Veteran Texas A&M Transportation Institute Researcher Retires After 44 Years
Tim Lomax never expected his career would involve so much talking.
In fact, the longtime transportation researcher freely admits that he became an engineer because he was good at math and not so good with people. But in his 40-plus years with the Texas A&M Transportation Institute, Lomax has picked up more than a few unexpected skills, ultimately becoming a major public face of the agency’s cutting-edge mobility research.
As he puts it, “it’s been very rewarding, but also very weird.”
“I’m talking to people in the media, I’m talking to legislators, I’m talking to a whole range of people,” Lomax said. “It’s allowed me to get a message across that I think is really important about the value of transportation and how people can use transportation to make better decisions about how they travel.”
Ahead of his final day of work on Friday, Feb. 3, Lomax took some time to reflect on his life-long fascination with the systems and machines that move people from place to place. With a wry sense of humor that will no-doubt be familiar to his friends and colleagues, Lomax remarked that his relationship with transportation started early: “My mother told me to go play on the freeway when I was very young.”
In truth, he said, “I was just fascinated by trains and cars and buses and boats.” So much so that he went on to earn his bachelor’s, master’s and Ph.D. in civil engineering from Texas A&M University, taking a job with TTI upon completion of his undergraduate studies in 1979.
Since then, the state’s population has more than doubled, creating plenty of interesting challenges for him and his colleagues. From relieving road congestion to improving the safety of drivers and pedestrians, Lomax has been involved in a truly diverse range of projects over the years — all of them supporting TTI’s mission to save lives, time and resources across the Texas transportation grid.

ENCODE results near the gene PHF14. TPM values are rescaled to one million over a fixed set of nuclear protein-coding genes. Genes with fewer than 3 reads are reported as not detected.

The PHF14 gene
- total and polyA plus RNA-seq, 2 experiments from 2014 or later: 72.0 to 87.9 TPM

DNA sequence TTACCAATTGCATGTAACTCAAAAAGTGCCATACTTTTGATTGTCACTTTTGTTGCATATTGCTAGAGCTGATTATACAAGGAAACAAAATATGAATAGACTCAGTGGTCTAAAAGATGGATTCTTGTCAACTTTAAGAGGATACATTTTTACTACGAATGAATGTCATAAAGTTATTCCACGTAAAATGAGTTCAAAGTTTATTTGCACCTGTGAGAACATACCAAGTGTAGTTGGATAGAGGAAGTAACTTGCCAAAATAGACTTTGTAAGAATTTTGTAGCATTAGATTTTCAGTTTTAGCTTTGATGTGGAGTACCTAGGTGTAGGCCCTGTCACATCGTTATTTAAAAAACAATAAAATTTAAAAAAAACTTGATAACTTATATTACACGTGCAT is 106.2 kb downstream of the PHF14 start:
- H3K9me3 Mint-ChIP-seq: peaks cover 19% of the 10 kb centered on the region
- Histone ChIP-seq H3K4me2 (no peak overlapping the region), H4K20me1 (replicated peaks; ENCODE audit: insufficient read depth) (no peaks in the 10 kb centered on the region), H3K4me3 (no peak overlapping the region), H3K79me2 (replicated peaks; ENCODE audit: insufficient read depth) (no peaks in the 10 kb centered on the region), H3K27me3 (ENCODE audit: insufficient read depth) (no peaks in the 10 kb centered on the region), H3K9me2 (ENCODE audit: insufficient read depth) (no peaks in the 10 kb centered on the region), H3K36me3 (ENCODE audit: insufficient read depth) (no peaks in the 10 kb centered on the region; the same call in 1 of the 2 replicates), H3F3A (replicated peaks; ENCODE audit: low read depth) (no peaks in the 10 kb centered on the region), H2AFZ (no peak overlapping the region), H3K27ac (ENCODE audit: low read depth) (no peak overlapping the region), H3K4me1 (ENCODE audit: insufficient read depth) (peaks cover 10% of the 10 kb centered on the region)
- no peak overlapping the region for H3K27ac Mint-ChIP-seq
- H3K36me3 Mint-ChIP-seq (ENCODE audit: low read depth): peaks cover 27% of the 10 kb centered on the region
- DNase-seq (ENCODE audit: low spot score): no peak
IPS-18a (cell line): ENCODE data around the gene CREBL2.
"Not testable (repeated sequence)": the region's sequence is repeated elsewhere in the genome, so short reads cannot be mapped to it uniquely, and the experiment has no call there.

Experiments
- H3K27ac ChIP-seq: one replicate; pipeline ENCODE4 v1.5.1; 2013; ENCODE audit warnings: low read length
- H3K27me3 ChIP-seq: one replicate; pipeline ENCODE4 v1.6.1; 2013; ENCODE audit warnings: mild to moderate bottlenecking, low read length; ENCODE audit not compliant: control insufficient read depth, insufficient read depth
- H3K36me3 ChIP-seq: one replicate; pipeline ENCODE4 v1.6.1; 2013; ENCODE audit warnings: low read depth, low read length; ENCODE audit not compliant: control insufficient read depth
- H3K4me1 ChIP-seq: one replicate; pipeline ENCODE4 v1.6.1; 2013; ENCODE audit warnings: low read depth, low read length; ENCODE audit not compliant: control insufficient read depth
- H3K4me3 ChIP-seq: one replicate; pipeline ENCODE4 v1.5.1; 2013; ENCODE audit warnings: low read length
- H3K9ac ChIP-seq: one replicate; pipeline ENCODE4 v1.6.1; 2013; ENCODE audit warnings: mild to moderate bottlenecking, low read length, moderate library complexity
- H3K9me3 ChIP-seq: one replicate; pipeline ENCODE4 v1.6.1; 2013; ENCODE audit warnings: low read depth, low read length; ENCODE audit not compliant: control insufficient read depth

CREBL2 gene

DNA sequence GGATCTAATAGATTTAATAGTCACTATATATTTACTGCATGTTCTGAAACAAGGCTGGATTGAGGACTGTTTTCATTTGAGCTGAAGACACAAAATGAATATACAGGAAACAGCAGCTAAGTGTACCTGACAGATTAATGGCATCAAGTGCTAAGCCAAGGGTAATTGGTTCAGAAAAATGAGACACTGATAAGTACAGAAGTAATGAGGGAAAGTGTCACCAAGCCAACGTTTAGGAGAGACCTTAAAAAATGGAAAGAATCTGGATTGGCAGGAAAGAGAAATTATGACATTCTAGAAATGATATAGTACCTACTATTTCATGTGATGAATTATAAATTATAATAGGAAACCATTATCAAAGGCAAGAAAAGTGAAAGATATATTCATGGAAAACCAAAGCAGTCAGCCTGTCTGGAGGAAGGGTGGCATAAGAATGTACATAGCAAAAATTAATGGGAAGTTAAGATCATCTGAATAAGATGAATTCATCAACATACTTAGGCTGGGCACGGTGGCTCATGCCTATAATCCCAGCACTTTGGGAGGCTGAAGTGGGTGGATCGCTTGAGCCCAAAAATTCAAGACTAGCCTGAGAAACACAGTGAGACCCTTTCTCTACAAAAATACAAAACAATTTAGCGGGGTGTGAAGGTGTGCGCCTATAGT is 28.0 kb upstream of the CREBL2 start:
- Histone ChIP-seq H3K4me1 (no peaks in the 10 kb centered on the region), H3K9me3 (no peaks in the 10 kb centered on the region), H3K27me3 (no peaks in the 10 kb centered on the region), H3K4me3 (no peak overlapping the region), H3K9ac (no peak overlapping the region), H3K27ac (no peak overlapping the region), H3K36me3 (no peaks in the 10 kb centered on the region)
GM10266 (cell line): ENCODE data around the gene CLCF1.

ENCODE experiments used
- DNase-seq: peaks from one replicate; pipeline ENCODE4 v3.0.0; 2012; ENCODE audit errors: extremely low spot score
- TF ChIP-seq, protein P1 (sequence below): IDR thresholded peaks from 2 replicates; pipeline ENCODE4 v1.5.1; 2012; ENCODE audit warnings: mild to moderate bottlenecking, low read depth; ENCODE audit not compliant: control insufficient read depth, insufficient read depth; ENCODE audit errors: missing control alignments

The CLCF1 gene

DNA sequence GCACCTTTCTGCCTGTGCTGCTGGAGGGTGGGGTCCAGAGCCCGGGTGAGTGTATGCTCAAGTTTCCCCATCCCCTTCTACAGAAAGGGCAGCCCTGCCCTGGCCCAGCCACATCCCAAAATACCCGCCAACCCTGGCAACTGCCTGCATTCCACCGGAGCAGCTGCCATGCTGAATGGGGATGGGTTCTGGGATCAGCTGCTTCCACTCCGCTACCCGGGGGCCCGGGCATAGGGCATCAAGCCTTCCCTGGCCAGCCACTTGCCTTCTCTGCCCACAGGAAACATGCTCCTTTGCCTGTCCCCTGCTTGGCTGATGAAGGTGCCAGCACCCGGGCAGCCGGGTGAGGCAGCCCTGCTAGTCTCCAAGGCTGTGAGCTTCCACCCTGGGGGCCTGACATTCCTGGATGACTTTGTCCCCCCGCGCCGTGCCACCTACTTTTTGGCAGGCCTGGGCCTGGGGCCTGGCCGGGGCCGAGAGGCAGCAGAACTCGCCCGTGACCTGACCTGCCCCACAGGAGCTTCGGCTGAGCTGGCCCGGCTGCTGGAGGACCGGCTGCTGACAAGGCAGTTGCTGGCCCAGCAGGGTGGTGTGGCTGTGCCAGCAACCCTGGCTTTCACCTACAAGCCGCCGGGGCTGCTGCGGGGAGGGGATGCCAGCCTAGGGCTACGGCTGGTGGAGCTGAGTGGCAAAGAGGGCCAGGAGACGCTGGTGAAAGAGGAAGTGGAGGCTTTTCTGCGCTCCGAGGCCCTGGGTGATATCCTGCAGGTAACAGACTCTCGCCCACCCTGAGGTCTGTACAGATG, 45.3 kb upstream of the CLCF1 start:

These days, his name appears on countless academic studies as well as TTI’s annual Urban Mobility Report, a project he began in the early 1980s that today is cited by media outlets and researchers statewide and beyond. Among other contributions, Lomax has played a central role in implementing bus and carpool lanes across the state’s urban centers.
“The general notion was, ‘Texans won’t ride buses, they won’t get in carpools, they’re wedded to their cars,’” he said. “But what we’ve proved is that if you save people time, you save them money, you give them a more reliable trip… they’ll choose that.”
Though his work is nationally recognized, Lomax is also known for tackling a number of local transportation challenges. When he wasn’t providing expert testimony to the Texas Legislature and U.S. Congress, he was helping things run smoothly and safely around Texas A&M and the surrounding communities — especially during Aggie Football season. Lomax was tapped to coordinate game day traffic and transportation efforts in 2013, giving him another opportunity to flex his people skills.
“That was the year that A&M played Alabama and the year after Johnny Manziel won the Heisman,” Lomax said. “There were a lot more people on campus than anybody had expected.”
With the Kyle Field expansion also looming, TTI was asked to work with campus and city authorities to solve an increasingly daunting transportation puzzle — with Lomax leading the charge.
Fortunately, he said, “it became very apparent that there was a lot of really good work going on. It just needed a little bit of coordination. I get way more credit for how well that process has gone than I deserve. There’s hundreds of people involved in game day transportation, operation and planning, and I’m lucky enough to be a part of that team.”
Teamwork is something of a specialty for Lomax, as well as a point of pride. Though the state’s transportation problems continue to grow in size and complexity, he says he’s felt comfortable stepping into smaller and smaller roles over the past few years, knowing that tomorrow’s mobility challenges are in the capable hands of his teams.
“The simple problems in transportation aren’t nearly as interesting as the ones that need planners, engineers, economists and communication specialists to go after them. And I feel like I’ve been able to help bring together some of those teams,” Lomax said. “Now I just feel I sort of need to get out of their way and let them go do it.”
While he admits it will feel a little strange not coming into the office anymore, Lomax said he’s looking forward to more time with family and whatever else might come his way. For once, he’s content not knowing exactly where things are going.
“I know for the next month I’ve got a job helping the San Antonio Rodeo with their traffic,” he said. “After that, I’m not real sure what I’m going to do other than spend a little bit more time with my wife, my son and my grandkids. I’m going to enjoy that.”